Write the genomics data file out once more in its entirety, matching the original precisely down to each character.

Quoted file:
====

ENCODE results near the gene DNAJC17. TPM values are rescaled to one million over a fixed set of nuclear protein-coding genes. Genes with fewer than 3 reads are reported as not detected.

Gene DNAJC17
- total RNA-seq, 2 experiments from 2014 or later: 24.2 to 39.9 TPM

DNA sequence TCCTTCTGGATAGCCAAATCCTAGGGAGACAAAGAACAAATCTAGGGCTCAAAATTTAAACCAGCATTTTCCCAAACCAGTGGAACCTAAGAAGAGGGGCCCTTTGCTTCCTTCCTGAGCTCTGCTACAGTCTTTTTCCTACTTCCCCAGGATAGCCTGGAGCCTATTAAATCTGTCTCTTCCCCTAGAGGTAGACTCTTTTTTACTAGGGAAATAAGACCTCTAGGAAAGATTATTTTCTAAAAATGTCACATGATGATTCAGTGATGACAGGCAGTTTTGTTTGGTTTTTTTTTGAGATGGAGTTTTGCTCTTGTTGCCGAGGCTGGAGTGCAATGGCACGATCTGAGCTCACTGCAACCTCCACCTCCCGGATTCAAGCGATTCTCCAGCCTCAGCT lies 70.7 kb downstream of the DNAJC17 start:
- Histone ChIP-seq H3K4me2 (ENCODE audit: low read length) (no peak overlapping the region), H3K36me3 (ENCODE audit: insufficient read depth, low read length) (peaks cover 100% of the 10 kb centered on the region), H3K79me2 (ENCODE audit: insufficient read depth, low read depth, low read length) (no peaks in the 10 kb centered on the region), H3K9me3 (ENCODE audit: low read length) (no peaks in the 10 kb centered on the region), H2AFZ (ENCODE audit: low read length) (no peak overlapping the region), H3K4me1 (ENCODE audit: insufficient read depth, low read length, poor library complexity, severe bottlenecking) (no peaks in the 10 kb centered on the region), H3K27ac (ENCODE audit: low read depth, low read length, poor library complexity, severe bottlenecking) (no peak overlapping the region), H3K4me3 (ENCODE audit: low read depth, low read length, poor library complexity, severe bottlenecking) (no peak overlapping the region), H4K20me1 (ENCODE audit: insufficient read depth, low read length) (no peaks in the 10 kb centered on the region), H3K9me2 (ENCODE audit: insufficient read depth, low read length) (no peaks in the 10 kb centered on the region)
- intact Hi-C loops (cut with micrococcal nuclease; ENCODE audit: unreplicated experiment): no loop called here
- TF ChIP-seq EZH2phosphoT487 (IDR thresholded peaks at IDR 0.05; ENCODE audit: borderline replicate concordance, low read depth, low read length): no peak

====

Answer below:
ENCODE results near the gene DNAJC17. TPM values are rescaled to one million over a fixed set of nuclear protein-coding genes. Genes with fewer than 3 reads are reported as not detected.

Gene DNAJC17
- total RNA-seq, 2 experiments from 2014 or later: 24.2 to 39.9 TPM

DNA sequence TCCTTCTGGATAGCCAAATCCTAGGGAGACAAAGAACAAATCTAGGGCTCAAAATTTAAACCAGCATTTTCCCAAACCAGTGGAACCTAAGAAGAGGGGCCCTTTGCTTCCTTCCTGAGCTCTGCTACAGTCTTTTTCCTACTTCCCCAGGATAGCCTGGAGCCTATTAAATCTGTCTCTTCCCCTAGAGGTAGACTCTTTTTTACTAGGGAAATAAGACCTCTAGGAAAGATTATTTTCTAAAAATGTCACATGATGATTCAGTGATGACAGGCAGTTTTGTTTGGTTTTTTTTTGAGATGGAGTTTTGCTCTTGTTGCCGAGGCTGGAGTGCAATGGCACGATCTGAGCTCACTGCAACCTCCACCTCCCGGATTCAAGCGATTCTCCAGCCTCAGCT lies 70.7 kb downstream of the DNAJC17 start:
- Histone ChIP-seq H3K4me2 (ENCODE audit: low read length) (no peak overlapping the region), H3K36me3 (ENCODE audit: insufficient read depth, low read length) (peaks cover 100% of the 10 kb centered on the region), H3K79me2 (ENCODE audit: insufficient read depth, low read depth, low read length) (no peaks in the 10 kb centered on the region), H3K9me3 (ENCODE audit: low read length) (no peaks in the 10 kb centered on the region), H2AFZ (ENCODE audit: low read length) (no peak overlapping the region), H3K4me1 (ENCODE audit: insufficient read depth, low read length, poor library complexity, severe bottlenecking) (no peaks in the 10 kb centered on the region), H3K27ac (ENCODE audit: low read depth, low read length, poor library complexity, severe bottlenecking) (no peak overlapping the region), H3K4me3 (ENCODE audit: low read depth, low read length, poor library complexity, severe bottlenecking) (no peak overlapping the region), H4K20me1 (ENCODE audit: insufficient read depth, low read length) (no peaks in the 10 kb centered on the region), H3K9me2 (ENCODE audit: insufficient read depth, low read length) (no peaks in the 10 kb centered on the region)
- intact Hi-C loops (cut with micrococcal nuclease; ENCODE audit: unreplicated experiment): no loop called here
- TF ChIP-seq EZH2phosphoT487 (IDR thresholded peaks at IDR 0.05; ENCODE audit: borderline replicate concordance, low read depth, low read length): no peak